Simplistically but accurately, all we are, and indeed all any living thing is, is a complex feedback loop driven by contextually-applied instinct. Our loop may be more complex than that of other organisms we know of, certainly complex enough to have gained a degree of self-consciousness, but it is a simple system at its core. Our sensory functions, both external and internal, create feedback that our organism uses to course-correct as it seeks to pursue its goals. These goals can be broadly divided in two, corresponding to the two types of instincts we have: the instinct to move away from things valued as bad, and to move towards things valued as good.
Our instinct away from badness corresponds to our goal to maintain homeostasis, stable conditions optimal for our survival. We move away from danger, and in the absence of danger we are free to do other things, or nothing at all as we like. Leisure, after all, is when we are theoretically most free to express ourselves, for we are freed from the necessity of escaping danger. Danger in this case is anything that threatens our homeostatic equilibrium: threat from another species, illness, hunger, thirst, or exposure. In this instance, we are like a very advanced thermostat, in a feedback loop constantly updating our model of reality to keep us within a range of ideal values and conditions. So look to a man when he is at leisure, that is his most free, and you gain a very insightful perspective of who he is.
What happens when we are more or less at a stable equilibrium of safety, however? Most people find it exceedingly hard to sit around all day doing nothing in particular. When we go on vacation, by the end we're usually ready to get back to work to escape the monotony and boredom. The big unless is if we have something to move towards in our leisure time, though freely chosen, but that occupies our energies and attention. We also have, after all, movements towards goodness. Goodness eventually becomes more than simply the absence of bad, and without this movement in our life, we cannot be said to be using the fullness of our humanity.
The question then is, why do we value as good what we do? What motivates our unceasing desires? Why can we not simply be quiet and happy in our rooms, as Voltaire asked? (And in fact wrote an entire book about, i.e. Candide). There is clearly another feedback loop here, one with no clear end, unlike our thermostat-like homeostatic drive. As soon as we reach somewhere stable, we are compelled to strike off again into the peril-fraught unknown. We are like a music scale: we can complete an entire circuit of notes and end up right back at the note we started at, but an octave higher or lower. Directionally for us, the only sure observation we can make is that we tend towards complexity of relating and relationships. One need only look at the general trends of development from child to adult, and from simple hunter-gatherer society to the internet-based society we have today. Indeed, what is a common fantasy or aspiration for many people? To do something that wins them fame, that is to say the admiration and good-will of an entire people, presumably for having done something that has deeply impacted the lives of so many. So we see a large number of relationships and with each one being fairly profound (if one way), with the profundity of that connection being deeper the more impactful the deed or creation.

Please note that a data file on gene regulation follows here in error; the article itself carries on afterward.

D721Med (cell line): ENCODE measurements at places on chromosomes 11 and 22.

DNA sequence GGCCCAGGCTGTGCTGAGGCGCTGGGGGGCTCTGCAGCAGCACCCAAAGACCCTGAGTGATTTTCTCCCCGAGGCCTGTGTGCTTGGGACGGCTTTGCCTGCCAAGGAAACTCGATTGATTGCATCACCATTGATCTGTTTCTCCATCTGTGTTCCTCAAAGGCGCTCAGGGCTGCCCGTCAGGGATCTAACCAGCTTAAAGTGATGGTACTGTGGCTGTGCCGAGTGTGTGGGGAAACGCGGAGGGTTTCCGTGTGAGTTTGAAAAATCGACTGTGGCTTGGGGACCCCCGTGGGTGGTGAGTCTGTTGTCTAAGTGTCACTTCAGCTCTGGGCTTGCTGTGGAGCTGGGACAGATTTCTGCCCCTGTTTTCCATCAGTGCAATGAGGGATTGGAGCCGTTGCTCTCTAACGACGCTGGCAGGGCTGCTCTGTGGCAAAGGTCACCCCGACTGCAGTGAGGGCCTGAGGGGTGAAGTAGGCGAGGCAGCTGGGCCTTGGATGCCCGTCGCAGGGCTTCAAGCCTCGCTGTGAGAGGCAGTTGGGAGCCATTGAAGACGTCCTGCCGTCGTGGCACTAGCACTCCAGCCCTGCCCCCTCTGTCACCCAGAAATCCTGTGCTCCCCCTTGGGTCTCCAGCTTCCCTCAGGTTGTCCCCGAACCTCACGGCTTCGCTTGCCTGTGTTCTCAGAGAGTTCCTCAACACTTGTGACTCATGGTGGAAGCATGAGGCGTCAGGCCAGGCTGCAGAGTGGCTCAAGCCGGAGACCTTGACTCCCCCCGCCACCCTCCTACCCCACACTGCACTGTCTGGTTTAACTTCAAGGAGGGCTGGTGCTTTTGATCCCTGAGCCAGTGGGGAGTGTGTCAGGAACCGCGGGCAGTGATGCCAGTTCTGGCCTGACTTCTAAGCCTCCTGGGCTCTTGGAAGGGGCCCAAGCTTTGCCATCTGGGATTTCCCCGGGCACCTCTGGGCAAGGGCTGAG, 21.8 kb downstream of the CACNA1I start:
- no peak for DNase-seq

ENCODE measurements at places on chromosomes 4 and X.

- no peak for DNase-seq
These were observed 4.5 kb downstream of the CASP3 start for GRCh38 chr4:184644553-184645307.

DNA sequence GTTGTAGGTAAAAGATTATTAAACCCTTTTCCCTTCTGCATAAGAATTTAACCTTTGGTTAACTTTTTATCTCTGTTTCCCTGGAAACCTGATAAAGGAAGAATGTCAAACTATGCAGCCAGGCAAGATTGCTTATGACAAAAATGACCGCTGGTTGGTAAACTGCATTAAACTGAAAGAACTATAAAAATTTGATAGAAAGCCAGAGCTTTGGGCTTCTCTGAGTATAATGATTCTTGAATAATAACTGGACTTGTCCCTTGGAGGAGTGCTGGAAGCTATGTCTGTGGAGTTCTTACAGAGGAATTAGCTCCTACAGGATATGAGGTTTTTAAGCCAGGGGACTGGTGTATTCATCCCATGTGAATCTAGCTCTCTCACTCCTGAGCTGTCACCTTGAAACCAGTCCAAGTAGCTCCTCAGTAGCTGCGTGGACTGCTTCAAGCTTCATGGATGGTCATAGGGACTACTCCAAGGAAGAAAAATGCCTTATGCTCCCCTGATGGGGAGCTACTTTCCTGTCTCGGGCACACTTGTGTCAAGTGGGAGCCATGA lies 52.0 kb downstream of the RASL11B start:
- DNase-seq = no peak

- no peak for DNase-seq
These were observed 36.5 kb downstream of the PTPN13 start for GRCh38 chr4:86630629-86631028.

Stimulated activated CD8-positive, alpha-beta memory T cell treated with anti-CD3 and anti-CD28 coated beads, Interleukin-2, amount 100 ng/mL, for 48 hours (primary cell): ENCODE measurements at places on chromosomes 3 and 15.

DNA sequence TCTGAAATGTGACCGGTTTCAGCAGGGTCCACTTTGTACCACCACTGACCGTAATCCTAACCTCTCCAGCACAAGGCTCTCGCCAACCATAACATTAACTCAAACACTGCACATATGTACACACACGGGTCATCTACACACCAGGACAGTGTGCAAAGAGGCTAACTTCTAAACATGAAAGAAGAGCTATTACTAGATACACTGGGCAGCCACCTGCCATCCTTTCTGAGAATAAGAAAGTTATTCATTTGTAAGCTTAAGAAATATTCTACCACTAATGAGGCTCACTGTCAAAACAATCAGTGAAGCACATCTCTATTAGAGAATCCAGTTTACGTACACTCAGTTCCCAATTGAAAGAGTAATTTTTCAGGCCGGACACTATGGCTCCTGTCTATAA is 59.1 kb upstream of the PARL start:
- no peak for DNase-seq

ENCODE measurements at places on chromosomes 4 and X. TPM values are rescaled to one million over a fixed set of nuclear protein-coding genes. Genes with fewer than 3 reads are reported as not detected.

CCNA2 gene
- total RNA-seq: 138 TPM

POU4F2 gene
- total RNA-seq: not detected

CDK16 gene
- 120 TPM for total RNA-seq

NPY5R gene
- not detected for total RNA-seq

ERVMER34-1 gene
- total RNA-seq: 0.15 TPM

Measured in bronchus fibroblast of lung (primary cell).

Why should we tend towards complexity of relating, however? Why can we not simply tend our own garden, quietly? To a certain extent, this is a fact of life. Healthy ecosystems tend towards complexity of species, interactions, and relationships over time. It is tied to the fact that life, in its healthy expression, begets more life. All the universe is slowly unwinding, coming undone, headed towards entropic collapse into a vasty nothingness. The more complex the web of relationships that sustain an ecosystem- natural or purely human- the more we decelerate towards our inevitable doom. Rather than a free-fall at terminal velocity, we spiral gently down.
Psychically, we can say, as many mystic traditions and psychological theories have over the years, that when we are born we are rudely, abruptly, and with no choice thrust into a world where we are in a state of separation. To be conscious, to be aware, is possible only by differentiating between self and other. Yet this provides an imperative of sorts, a seeking that continues throughout our lives: the search for unity, for paradise lost. Yet we cannot go back the way we came, for innocence lost cannot be regained. The way is shut by the cherubim with the flaming sword. So we must approach the garden from the back entrance, requiring a long detour, a circling around and moving laterally (St. Augustine: "Only the wicked walk in circles"). Before, we had no relationship to anything, because we were one with everything in our mother's womb. To move laterally then, we try to create the richest, most complex relationships we can in both number and quality. In this way, we approximate infinity, the place where unity awaits once more. The path then back to unity is through expanding awareness, and all that this implies. This is important because it implies relating with others, in ever more complex ways, which ups the personal ante. Think about what it takes to succeed professionally now. It is not enough to merely be good or competent at a job. everyone has to have a brand, and be content producers professionally, and have an audience. New technology means new ways of relating, which means expanded awareness of who we all are in this world and what we must do about it- though, as for everything, there are healthy and unhealthy expressions.
...sees much and knows much